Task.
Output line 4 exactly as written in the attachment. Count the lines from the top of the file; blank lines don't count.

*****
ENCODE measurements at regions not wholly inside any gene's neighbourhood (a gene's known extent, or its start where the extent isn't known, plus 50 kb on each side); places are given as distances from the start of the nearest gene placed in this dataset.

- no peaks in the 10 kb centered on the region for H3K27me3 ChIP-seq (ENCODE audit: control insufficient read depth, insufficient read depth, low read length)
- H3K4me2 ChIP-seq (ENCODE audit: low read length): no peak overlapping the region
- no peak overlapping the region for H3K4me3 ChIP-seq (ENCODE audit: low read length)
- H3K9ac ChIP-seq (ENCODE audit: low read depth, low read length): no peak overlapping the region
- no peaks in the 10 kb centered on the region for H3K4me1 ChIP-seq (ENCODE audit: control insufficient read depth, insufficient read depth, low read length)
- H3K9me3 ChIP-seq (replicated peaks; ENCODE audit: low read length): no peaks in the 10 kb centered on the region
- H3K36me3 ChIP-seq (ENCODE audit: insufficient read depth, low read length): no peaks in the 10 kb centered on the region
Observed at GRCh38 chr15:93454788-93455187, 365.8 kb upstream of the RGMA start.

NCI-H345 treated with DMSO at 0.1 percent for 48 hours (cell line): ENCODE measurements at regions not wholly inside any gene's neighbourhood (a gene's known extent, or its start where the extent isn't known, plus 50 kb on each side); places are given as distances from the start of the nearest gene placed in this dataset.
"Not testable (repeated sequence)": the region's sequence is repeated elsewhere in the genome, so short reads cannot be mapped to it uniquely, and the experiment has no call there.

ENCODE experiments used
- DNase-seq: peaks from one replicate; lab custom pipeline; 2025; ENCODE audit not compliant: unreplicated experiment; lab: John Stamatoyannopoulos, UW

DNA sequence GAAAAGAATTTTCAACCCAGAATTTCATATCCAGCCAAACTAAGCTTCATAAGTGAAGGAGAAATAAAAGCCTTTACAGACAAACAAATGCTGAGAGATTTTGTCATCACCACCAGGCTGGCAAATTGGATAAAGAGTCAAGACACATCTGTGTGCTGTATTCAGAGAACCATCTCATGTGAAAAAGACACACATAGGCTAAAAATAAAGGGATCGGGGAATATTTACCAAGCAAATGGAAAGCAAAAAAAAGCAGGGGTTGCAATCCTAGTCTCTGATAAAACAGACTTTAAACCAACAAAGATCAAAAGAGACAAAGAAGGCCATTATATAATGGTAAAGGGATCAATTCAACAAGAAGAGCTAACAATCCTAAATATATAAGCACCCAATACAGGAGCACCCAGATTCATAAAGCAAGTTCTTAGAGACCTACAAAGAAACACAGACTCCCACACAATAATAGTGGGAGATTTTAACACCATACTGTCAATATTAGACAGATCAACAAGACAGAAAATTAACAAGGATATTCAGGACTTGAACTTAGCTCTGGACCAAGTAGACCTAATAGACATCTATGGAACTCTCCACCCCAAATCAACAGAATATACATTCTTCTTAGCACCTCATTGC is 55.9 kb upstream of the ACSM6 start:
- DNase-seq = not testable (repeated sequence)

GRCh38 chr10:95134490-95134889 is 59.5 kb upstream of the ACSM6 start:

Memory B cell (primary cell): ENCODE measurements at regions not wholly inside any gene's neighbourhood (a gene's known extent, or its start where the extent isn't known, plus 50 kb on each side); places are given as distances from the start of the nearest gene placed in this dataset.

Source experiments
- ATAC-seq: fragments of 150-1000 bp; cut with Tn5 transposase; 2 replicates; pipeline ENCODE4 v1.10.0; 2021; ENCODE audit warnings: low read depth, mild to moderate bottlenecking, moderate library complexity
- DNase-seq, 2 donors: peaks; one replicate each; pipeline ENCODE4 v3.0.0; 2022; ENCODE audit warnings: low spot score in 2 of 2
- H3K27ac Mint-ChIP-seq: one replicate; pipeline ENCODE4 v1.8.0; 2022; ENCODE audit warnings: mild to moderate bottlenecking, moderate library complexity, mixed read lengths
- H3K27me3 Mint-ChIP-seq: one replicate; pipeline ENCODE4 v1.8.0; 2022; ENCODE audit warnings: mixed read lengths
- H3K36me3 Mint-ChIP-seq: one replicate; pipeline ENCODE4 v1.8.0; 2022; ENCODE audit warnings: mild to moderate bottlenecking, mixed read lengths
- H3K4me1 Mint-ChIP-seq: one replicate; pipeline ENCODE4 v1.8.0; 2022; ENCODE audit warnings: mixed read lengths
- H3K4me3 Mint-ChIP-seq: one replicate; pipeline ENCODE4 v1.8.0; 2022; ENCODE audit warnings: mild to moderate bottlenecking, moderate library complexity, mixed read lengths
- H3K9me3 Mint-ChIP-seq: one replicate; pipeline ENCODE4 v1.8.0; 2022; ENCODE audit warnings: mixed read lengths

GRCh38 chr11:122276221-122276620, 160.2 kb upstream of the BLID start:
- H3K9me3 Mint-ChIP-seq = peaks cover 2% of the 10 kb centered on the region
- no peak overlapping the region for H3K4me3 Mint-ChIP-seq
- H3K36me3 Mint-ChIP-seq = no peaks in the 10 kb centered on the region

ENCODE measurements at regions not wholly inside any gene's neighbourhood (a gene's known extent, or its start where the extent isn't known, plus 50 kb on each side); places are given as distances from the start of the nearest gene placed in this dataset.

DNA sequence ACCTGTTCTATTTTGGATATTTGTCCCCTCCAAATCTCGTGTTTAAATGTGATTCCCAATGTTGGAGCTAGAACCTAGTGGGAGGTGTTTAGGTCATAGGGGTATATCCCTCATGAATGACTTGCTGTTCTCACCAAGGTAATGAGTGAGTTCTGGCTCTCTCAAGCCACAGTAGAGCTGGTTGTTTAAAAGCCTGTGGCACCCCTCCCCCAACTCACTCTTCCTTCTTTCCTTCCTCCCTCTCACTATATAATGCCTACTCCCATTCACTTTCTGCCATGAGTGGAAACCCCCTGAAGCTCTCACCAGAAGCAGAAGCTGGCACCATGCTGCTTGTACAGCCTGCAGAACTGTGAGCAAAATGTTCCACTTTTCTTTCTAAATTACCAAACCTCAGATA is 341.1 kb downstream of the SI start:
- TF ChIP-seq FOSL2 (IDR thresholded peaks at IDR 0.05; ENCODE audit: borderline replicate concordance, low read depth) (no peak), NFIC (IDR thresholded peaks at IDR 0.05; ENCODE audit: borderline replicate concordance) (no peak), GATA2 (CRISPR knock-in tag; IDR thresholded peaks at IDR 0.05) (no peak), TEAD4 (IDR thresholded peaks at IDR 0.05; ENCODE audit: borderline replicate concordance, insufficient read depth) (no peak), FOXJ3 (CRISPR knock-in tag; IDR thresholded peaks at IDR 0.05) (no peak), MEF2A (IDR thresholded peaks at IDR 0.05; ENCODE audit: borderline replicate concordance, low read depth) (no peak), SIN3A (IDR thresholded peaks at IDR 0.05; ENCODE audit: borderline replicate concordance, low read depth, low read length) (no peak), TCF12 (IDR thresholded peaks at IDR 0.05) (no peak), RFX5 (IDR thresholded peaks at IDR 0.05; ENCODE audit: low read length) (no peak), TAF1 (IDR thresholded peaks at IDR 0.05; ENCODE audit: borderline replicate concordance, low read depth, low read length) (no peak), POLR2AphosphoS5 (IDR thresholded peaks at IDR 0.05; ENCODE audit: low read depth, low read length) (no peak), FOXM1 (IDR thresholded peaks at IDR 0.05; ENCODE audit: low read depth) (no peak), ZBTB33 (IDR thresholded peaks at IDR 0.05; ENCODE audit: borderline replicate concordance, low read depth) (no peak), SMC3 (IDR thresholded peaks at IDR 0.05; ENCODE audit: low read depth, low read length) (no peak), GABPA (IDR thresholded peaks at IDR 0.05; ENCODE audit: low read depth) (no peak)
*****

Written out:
- no peak overlapping the region for H3K4me3 ChIP-seq (ENCODE audit: low read length)